From its cuisine to its architecture, the southern Chinese port of Macau is truly a city of contrasts. The ruins of St. Paul's Cathedral, the iconic symbol of this former Portuguese colony, stand beside a temple devoted to Na Tcha, the monkey god. Residents practice traditional Chinese tai chi routines on European-style plazas paved in Portuguese tile. Local dishes combine the culinary traditions of Portugal and China, with additional ingredients and recipes from India, Africa, and Brazil. Ultramodern high-rises and 400-year-old colonial buildings line the city streets. Shop names and traffic signs are posted in a bilingual fusion of Cantonese and Portuguese. Unexpected contrasts like these abound in Macau, where Eastern and Western traditions have blended for nearly five centuries. This guidebook is designed to help visitors navigate Macau's maze of narrow streets as well as understand the striking contrasts that make this city such a fascinating place to visit. With its compact size, winding back streets, and pedestrian-only lanes and plazas, Macau is best explored on foot. Though geared to those who wish to experience Macau at a walking pace, this guidebook will serve any visitor interested in the history and culture of one of Asia's most unique cities.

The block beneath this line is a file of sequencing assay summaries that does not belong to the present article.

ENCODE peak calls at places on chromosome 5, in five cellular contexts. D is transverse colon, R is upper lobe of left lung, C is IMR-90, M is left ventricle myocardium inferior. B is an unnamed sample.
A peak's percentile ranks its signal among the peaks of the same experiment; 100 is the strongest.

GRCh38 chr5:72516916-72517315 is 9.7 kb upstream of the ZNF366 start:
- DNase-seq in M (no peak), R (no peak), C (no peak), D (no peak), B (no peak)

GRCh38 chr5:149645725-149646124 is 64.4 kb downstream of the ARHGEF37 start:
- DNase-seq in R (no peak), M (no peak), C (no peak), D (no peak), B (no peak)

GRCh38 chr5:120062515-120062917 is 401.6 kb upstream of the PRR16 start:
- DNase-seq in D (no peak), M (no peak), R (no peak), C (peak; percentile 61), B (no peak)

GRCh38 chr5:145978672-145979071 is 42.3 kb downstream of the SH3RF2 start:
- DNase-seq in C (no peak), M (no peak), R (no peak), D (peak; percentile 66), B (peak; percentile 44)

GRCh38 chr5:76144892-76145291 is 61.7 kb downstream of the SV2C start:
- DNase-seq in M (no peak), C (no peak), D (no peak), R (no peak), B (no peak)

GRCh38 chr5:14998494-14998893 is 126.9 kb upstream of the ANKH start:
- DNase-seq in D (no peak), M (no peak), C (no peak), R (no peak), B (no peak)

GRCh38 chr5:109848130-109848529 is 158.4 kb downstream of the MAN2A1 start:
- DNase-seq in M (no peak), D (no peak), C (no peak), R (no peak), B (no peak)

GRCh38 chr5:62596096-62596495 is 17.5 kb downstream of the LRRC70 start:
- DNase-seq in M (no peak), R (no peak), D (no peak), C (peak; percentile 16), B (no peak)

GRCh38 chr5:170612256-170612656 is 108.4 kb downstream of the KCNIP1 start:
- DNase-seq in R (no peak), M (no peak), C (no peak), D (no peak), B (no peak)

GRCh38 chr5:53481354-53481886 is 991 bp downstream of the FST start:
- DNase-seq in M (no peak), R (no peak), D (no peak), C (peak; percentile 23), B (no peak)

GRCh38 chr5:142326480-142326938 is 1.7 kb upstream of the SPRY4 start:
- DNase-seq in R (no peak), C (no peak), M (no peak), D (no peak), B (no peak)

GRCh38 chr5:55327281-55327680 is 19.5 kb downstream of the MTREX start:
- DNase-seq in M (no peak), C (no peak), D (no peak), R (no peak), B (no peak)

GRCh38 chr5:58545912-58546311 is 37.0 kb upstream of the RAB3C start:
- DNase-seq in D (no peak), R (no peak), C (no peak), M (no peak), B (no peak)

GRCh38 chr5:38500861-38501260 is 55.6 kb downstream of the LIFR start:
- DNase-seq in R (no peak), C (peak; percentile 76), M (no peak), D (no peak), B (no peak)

|Number of pages||203|
|State||Published - Apr 2007|